• raybies Layton, UT
    Sept. 30, 2011 6:29 a.m.

    This is great research! Way to go USU!

  • Nayajja Ephraim, UT
    Sept. 30, 2011 5:57 a.m.

    So, just how will this study help ranchers? The title overpromises and the article never delivers the punch line.

  • NT Springville, UT
    Sept. 29, 2011 10:13 p.m.

    I am here to help those of you who hang their hat on such studies that indicate that large pack sizes are less efficient. I vow to do my part to help make them more efficient by decreasing wolf pack sizes however I can.

    "It makes sense to look out for No. 1, MacNulty said.

    Yes, it does. However, in our world the wolf is not #1. I will continue to take this advice as I see fit.

  • wYo8 Rock Springs, WY
    Sept. 29, 2011 5:23 p.m.

    Just ask the hunters who hunt around Yellowstone. The numbers are not there. The elk herd needs about a 30% survival rate of the young to maintain a herd and there is about a 10%. It is not only the wolves, but add the bears and other preditors. One day we may have to feed the bears and wolves with our over populated wild horse herds. Wolves do not care whether the prey is young, old or weak if the oppertunity to kill is there they will kill.

  • Brahmabull sandy, ut
    Sept. 29, 2011 2:44 p.m.

    TJ - once again your claims are unfounded. Check the website of national parks out. The moderator won't let me give you the link. It is nps . gov. You will find it. It clearly states that still in yellowstone there are over 30,000 elk that summer in the park, and 15,000 to 22,000 use it as a winter range. Your numbers are slightly off my friend. All you have to do is a little research to find the facts. These are not my numbers picked out of thin air, but documented herd numbers. Additionally, 75 wolves kill 1,000 elk per winter. This is a far cry from the numbers of elk that hunters kill in a year. I have been to yellowstone within the last 6 months, and literally elk are everywhere. Again, check your facts before throwing out a ludacris 3,000 elk herd number that you just made up. There are about 100 wolves in the park. Think about it just for a minute. Can 100 wolves decimate an elk population of 30,000??? Plus, you still failed to cite your sources, not surprisingly. Your version of citing a source is "documented research" haha.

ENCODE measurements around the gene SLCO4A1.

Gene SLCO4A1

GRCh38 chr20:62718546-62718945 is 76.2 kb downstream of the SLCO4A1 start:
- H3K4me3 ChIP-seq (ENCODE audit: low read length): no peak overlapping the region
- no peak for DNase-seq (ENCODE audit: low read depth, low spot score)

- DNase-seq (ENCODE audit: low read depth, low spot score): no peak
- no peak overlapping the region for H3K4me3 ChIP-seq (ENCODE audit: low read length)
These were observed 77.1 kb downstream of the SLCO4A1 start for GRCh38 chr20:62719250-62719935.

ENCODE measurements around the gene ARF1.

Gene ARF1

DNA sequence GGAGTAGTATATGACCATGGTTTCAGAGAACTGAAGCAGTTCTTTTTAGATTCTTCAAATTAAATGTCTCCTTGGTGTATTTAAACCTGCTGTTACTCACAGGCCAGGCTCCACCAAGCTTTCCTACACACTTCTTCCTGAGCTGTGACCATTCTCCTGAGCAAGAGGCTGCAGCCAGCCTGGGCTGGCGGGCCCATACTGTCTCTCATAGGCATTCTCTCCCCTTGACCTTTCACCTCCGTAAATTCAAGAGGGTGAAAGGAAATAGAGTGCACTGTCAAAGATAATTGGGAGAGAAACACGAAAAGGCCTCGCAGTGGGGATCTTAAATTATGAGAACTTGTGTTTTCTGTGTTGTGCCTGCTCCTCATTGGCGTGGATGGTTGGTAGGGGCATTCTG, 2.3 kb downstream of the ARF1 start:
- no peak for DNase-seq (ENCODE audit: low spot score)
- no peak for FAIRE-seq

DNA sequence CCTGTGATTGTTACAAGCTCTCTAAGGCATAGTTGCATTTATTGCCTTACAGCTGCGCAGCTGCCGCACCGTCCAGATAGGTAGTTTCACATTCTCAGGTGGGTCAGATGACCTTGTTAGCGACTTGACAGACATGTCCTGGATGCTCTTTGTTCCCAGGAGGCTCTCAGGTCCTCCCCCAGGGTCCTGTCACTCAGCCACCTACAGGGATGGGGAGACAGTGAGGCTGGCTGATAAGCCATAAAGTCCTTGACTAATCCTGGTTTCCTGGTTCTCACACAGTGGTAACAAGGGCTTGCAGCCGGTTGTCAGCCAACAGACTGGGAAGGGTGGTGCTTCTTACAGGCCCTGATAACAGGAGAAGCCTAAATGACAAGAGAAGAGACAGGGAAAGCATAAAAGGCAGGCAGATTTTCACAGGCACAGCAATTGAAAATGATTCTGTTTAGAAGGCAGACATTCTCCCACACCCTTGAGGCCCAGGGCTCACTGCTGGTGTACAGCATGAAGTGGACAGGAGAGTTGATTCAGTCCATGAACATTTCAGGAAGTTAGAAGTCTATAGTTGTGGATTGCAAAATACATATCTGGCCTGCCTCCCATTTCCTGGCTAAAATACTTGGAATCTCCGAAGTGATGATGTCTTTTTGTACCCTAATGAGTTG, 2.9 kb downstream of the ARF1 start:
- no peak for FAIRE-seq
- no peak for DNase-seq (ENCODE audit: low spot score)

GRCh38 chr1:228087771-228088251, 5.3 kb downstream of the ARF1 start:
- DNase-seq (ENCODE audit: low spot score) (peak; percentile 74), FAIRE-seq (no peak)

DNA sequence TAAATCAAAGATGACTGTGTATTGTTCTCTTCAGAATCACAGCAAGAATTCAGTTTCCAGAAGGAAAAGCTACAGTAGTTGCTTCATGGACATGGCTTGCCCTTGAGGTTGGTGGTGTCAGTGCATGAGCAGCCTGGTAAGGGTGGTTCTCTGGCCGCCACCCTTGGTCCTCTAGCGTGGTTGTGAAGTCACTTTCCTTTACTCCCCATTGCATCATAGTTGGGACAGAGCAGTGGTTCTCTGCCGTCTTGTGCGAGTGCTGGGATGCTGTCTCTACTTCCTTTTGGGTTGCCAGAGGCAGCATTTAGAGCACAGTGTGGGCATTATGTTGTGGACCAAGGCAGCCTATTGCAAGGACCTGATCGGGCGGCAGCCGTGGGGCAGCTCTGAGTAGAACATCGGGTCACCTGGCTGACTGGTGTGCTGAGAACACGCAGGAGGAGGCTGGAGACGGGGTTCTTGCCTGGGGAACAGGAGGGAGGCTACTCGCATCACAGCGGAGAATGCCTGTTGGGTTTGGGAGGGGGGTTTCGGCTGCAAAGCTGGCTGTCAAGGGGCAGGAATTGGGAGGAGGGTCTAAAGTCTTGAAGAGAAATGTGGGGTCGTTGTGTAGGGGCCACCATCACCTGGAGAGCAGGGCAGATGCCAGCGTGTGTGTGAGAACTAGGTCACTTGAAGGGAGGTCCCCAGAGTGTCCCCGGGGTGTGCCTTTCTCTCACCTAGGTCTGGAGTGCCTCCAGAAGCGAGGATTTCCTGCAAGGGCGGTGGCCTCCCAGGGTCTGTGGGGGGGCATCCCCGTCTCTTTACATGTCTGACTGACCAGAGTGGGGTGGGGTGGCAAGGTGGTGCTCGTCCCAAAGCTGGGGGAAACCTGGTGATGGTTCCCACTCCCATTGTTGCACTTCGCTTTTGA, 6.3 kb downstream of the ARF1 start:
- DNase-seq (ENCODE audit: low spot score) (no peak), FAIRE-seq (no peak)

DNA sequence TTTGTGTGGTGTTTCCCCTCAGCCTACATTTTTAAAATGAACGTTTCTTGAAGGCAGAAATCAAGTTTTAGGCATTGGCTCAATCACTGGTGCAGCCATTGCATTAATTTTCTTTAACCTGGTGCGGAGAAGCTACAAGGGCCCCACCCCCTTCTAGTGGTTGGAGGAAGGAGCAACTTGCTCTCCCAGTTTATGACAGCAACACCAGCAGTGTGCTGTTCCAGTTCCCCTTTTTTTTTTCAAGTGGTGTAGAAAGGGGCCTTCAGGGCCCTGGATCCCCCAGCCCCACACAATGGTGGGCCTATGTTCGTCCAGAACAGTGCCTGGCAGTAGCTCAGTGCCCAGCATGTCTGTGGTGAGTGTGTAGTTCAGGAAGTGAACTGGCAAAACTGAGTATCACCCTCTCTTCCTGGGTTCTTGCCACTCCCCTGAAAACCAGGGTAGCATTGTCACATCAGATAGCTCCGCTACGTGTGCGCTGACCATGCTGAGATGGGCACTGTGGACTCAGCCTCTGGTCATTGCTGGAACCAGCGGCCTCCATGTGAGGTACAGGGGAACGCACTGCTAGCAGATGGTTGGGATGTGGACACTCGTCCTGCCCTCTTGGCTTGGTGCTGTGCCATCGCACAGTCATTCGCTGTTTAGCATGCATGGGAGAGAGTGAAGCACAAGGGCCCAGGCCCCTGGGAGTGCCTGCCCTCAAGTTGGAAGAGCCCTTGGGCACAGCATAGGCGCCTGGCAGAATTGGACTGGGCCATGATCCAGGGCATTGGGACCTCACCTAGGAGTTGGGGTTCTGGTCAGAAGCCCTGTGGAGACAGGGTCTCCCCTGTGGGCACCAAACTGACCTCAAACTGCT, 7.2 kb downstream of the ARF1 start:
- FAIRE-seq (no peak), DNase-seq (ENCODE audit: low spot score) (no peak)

• byu rugby Crystal Lake, IL
    Sept. 29, 2011 1:10 p.m.

    You mean there are still sheep and cattle ranches? I thought the greenies had driven them all out of business. Wow!

    I would rather the wolves run wild than the folks in the current administration.

  • bslack Draper, UT
    Sept. 29, 2011 1:01 p.m.

    I guess the benefit to the Ranchers is that they should encourage introduction of more wolves to increase the pack and create more risk-adversion when they hunt? I doubt the cows and sheep cause the wolves much concern in getting hurt when they attack.

    I am one that actually agrees that we need wolves in the wild to maintain balance with the elk/bison and deer herds, but this study was a waste and does not assist the rancher in protecting his herds.

  • Brahmabull sandy, ut
    Sept. 29, 2011 12:17 p.m.

    TJ doesn't have a reference for his claims because they are false. Amazing how wolves and elk/bison/deer etc. managed to coexist for thousands of years. The prey populations were fine, and the wolves mostly attacked the weak, old, young. They are predators, so yes they kill to eat. As soons as humans come here and drive the wolves out, and then they are reintroduced you think they are different killing machines now? It doesn't make sense. They kill to survive. So do cougars.

  • DN Subscriber Cottonwood Heights, UT
    Sept. 29, 2011 12:15 p.m.

    I bet none of the wolf lovers are in the ranching business.

    This study was a waste of scarce tax dollars.

  • Brahmabull sandy, ut
    Sept. 29, 2011 11:01 a.m.

    This is one of the first intelligent articles on wolves that I have seen. I am sure studies will show they aren't as damaging as people think.

  • one old man Ogden, UT
    Sept. 29, 2011 11:01 a.m.

    Thomas, please change your moniker. It's an outright insult to the man who owned that name. He was one who sought facts and truth.

    One question, though. If wolves were around for thousands of years, how come there were any elk and deer left when we white eyes arrived in North America?

  • stevo123 slc, ut
    Sept. 29, 2011 10:59 a.m.

    TJ, A link to your claim please.